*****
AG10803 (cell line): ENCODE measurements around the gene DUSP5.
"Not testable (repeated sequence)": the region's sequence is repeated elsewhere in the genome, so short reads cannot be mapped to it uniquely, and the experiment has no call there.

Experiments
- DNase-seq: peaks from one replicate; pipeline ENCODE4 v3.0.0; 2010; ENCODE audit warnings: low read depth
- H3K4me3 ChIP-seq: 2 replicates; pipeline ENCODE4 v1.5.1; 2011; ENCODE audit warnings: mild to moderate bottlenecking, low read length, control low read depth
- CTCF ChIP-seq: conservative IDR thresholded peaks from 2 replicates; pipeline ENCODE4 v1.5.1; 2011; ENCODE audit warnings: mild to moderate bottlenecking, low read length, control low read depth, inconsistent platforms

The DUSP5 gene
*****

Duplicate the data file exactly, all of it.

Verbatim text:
AG10803 (cell line): ENCODE measurements around the gene DUSP5.
"Not testable (repeated sequence)": the region's sequence is repeated elsewhere in the genome, so short reads cannot be mapped to it uniquely, and the experiment has no call there.

Experiments
- DNase-seq: peaks from one replicate; pipeline ENCODE4 v3.0.0; 2010; ENCODE audit warnings: low read depth
- H3K4me3 ChIP-seq: 2 replicates; pipeline ENCODE4 v1.5.1; 2011; ENCODE audit warnings: mild to moderate bottlenecking, low read length, control low read depth
- CTCF ChIP-seq: conservative IDR thresholded peaks from 2 replicates; pipeline ENCODE4 v1.5.1; 2011; ENCODE audit warnings: mild to moderate bottlenecking, low read length, control low read depth, inconsistent platforms

The DUSP5 gene